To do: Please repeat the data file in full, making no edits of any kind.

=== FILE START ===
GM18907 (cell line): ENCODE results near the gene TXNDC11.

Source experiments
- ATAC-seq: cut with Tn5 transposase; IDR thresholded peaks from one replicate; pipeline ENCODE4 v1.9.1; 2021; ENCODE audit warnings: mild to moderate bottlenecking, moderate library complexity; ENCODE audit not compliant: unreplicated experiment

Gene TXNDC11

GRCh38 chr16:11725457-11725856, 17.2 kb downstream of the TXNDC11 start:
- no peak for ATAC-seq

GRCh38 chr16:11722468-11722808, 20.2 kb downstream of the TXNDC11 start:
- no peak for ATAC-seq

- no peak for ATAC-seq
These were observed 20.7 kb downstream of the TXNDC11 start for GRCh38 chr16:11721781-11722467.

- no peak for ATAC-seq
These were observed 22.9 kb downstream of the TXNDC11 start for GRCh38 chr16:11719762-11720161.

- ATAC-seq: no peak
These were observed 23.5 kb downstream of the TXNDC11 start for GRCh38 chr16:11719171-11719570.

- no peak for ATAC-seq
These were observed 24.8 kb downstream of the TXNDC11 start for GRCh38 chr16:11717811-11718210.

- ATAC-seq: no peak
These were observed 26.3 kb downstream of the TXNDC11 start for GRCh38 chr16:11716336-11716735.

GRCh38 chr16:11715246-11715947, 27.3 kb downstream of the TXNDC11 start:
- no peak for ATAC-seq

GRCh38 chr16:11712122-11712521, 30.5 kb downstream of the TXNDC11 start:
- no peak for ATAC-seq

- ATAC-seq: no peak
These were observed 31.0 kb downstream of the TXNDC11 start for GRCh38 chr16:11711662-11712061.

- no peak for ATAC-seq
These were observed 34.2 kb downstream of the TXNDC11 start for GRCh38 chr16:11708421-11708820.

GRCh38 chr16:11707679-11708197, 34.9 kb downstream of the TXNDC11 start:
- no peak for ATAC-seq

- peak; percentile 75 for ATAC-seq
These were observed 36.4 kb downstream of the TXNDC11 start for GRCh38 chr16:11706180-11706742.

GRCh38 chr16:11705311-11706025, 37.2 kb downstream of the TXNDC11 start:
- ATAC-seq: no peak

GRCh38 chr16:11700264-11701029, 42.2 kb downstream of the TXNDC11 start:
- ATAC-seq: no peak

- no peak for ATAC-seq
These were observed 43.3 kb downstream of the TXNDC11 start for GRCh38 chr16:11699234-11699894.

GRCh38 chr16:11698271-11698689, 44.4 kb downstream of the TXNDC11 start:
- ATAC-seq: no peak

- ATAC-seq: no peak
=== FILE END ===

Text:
GM18907 (cell line): ENCODE results near the gene TXNDC11.

Source experiments
- ATAC-seq: cut with Tn5 transposase; IDR thresholded peaks from one replicate; pipeline ENCODE4 v1.9.1; 2021; ENCODE audit warnings: mild to moderate bottlenecking, moderate library complexity; ENCODE audit not compliant: unreplicated experiment

Gene TXNDC11

GRCh38 chr16:11725457-11725856, 17.2 kb downstream of the TXNDC11 start:
- no peak for ATAC-seq

GRCh38 chr16:11722468-11722808, 20.2 kb downstream of the TXNDC11 start:
- no peak for ATAC-seq

- no peak for ATAC-seq
These were observed 20.7 kb downstream of the TXNDC11 start for GRCh38 chr16:11721781-11722467.

- no peak for ATAC-seq
These were observed 22.9 kb downstream of the TXNDC11 start for GRCh38 chr16:11719762-11720161.

- ATAC-seq: no peak
These were observed 23.5 kb downstream of the TXNDC11 start for GRCh38 chr16:11719171-11719570.

- no peak for ATAC-seq
These were observed 24.8 kb downstream of the TXNDC11 start for GRCh38 chr16:11717811-11718210.

- ATAC-seq: no peak
These were observed 26.3 kb downstream of the TXNDC11 start for GRCh38 chr16:11716336-11716735.

GRCh38 chr16:11715246-11715947, 27.3 kb downstream of the TXNDC11 start:
- no peak for ATAC-seq

GRCh38 chr16:11712122-11712521, 30.5 kb downstream of the TXNDC11 start:
- no peak for ATAC-seq

- ATAC-seq: no peak
These were observed 31.0 kb downstream of the TXNDC11 start for GRCh38 chr16:11711662-11712061.

- no peak for ATAC-seq
These were observed 34.2 kb downstream of the TXNDC11 start for GRCh38 chr16:11708421-11708820.

GRCh38 chr16:11707679-11708197, 34.9 kb downstream of the TXNDC11 start:
- no peak for ATAC-seq

- peak; percentile 75 for ATAC-seq
These were observed 36.4 kb downstream of the TXNDC11 start for GRCh38 chr16:11706180-11706742.

GRCh38 chr16:11705311-11706025, 37.2 kb downstream of the TXNDC11 start:
- ATAC-seq: no peak

GRCh38 chr16:11700264-11701029, 42.2 kb downstream of the TXNDC11 start:
- ATAC-seq: no peak

- no peak for ATAC-seq
These were observed 43.3 kb downstream of the TXNDC11 start for GRCh38 chr16:11699234-11699894.

GRCh38 chr16:11698271-11698689, 44.4 kb downstream of the TXNDC11 start:
- ATAC-seq: no peak

- ATAC-seq: no peak